Youth taught draft dodges

July 25, 1997

Ivan, a 26-year-old ecologist from Moscow State University, has 12 months to go before he is safe from military service.

By managing to stay in higher education since the age of 18 he has avoided conscription.

But his immunity expired when he got his doctorate this year and his current course at the university's new ecology centre does not give him the same protection.

The coming year offers him perhaps the most serious challenge in his life so far: how to avoid being drafted into an army where brutality is rife and armed conflict is a distinct possibility.

The civil war in Chechnya may be over, but last year 2,117 soldiers died as a result of murder or accident and a further 543 committed suicide, according to the Russian Military Prosecutor's Office.

Investigations into as many as 5,000 cases of death and injuries among conscripts were carried out last year, with 4,000 going to court and charges brought against 200 officers.

Kremlin promises to end conscription within three years seem unlikely to materialise. The idea of creating a smaller, professional army in Russia has gone no further than a presidential soundbite.

The grim reality is that military life is underfunded and harsh. Brutal beatings of conscripts are estimated to have doubled in the last year. An Amnesty International report recently dubbed the Russian army, "a prison-like Gulag-style institution."

This is the prospect which brings Ivan and 200 other young men, mothers, fathers, girlfriends and wives, to weekly meetings in Moscow on how legally to avoid or postpone the draft.

The meetings are held in a cramped, stuffy, central Moscow hall by the Soldiers' Mothers Committee, a charity which came to prominence as protests over the loss of life in Chechnya mounted. They offer detailed information on dozens of legitimate ways to dodge the draft and resist bullying by local conscription committees which are under pressure to meet their draft targets.

Men between 18 and can be drafted during two periods each year, from April to June and from October to December. Being organised and having documentation to hand on everything from medical histories to proof of educational status is essential.

Ivan listened attentively as Ludmila Obraztsova listed the constitutional articles, military laws and civil rights that make up the armoury of the draft dodger, before concluding that his circumstances needed special counselling.

"I did not see the person I needed to, so was unable to find out everything I wanted. I need to speak to someone in detail about my specific situation.

"The law says that if you are learning in a university or institute or on a postgraduate course, this exempts you from the draft. But my course (at the ecology centre) is not discussed so I need more specific information."

Tatiana Nikolayevna, a doctor, fears for the health and safety of her youngest son, 17-year-old Andrei, if he is drafted. His elder brother, now 30, returned an alcoholic, scarred psychologically and physically after two years.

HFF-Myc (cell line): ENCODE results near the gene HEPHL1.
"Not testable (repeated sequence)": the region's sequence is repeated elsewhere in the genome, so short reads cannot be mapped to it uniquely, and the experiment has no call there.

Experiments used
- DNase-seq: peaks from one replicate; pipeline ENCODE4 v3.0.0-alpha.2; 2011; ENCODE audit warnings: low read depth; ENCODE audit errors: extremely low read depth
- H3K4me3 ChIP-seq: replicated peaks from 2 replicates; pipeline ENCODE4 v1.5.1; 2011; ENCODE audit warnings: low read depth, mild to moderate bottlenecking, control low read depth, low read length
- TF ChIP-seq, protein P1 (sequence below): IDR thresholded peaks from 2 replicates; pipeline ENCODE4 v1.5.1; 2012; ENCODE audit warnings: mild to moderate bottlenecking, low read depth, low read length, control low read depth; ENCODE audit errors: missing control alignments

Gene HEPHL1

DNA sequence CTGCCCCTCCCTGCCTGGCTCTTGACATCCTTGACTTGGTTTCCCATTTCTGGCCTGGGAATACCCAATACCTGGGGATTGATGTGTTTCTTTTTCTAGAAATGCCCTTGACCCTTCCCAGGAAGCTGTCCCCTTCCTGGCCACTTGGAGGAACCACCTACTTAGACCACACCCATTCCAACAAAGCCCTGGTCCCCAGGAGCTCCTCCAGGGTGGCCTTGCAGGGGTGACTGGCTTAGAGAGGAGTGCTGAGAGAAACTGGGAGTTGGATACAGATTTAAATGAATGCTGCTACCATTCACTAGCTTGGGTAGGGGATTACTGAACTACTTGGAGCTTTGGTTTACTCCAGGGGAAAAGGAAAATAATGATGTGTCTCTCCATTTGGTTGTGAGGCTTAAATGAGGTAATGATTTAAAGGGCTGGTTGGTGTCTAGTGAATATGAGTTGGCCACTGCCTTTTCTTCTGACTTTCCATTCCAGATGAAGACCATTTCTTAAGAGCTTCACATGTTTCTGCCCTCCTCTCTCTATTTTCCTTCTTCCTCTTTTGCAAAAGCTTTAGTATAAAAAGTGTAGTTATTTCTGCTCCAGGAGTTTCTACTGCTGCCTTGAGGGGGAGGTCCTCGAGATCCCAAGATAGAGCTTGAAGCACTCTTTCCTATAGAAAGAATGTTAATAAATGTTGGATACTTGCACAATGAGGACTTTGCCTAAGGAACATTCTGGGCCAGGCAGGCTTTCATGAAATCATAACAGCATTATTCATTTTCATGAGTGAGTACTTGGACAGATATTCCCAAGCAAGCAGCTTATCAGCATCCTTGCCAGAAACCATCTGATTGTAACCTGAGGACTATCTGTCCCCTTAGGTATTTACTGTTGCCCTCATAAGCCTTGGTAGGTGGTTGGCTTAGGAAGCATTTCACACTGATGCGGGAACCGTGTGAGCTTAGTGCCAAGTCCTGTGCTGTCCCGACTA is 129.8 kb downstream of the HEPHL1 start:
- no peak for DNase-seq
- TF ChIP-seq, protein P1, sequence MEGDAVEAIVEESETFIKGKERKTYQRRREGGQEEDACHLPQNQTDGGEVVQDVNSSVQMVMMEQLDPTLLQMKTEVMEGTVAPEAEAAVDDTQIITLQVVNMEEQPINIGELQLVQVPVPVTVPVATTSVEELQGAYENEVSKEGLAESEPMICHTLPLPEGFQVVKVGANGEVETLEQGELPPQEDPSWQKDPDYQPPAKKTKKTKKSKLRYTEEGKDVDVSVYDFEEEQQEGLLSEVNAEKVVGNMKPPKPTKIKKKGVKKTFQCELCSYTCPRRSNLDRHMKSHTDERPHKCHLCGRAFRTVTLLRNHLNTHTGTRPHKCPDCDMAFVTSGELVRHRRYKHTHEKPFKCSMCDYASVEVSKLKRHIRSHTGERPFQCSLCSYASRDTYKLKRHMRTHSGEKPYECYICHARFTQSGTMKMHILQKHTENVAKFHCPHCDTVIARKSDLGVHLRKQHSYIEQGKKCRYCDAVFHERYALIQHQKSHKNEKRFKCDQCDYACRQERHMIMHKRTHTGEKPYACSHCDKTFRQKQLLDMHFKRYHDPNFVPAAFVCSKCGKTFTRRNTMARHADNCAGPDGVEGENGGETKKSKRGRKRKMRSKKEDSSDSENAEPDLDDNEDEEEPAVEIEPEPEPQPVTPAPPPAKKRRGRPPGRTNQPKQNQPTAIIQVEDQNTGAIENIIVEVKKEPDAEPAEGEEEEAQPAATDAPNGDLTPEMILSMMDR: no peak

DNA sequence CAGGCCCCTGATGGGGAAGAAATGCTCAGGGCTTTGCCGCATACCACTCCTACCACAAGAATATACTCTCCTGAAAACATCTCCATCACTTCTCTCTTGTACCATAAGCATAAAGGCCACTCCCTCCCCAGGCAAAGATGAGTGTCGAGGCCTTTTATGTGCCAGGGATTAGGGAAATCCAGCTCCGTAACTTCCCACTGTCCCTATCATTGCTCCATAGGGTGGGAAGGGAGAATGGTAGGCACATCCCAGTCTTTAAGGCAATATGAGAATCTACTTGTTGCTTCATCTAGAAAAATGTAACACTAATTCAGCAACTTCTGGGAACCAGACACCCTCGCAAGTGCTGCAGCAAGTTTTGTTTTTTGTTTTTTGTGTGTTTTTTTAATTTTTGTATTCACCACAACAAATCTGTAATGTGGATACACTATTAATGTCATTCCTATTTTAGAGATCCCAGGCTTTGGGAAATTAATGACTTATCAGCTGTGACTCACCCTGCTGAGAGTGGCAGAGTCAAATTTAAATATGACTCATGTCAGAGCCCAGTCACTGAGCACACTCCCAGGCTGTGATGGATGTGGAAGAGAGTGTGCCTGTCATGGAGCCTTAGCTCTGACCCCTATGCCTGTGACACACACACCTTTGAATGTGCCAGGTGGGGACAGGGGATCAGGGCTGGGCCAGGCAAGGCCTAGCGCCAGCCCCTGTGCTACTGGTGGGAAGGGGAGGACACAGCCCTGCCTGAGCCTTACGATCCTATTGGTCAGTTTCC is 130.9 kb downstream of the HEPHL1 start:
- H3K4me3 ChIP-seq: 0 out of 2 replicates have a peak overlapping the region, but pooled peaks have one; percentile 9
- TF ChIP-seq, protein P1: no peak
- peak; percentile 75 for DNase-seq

"He was in Khazakstan and tried drugs and drank a lot. It took me seven years to cure him of alcoholism. You understand that I do not want this for my younger son. My older boy went to the army completely healthy and came out like this. It's only in recent years he has begun to return to normality."

Andrei, who plans to begin studying at night school, simply wants to find a way to avoid his brother's fate.

The best way, the Soldiers' Mothers say, is to get into college and stay there. "Remember what Lenin said: 'Study, study, study!'," Ludmila Obraztsova urges her audience. "Everyone here who reads papers or watches the television - if you're 18 years old you are risking your life! Study! It doesn't matter what sort of education it is, just study!" Hands shoot up from the rows of hard wooden seats and troubled voices break out: "What about private colleges?" one shouts. "My son is at a non-state university, is he exempt?" another asks.

Ludmila soothes the voices and directs them to Georgi Musatov, a committee member specialising in this area. The law says there is no difference between state and non-state universities. "Our military committees believe that if there is no state accreditation of the institution then it is not covered by the privileges. But there have been a lot of court cases which confirm the right of these students to postpone service, but the military is the military."

Other questioners strain to have their cases heard: the mother who fears the military would take her son after graduation is told to go to ground. "Disappear from Moscow as soon as he finishes his exams. Don't answer the telephone or go to the door. If the military ask you where you were, just say you were at the dacha!" Ludmila counsels.

Sobbing mothers fear the loss of only sons and breadwinners while girlfriends scribble down details on rights such as legally being able to refuse entry to draft officials between 10pm and 6am. The strained faces tell of the emotional turmoil prompted by the prospect of conscription into Russia's army.

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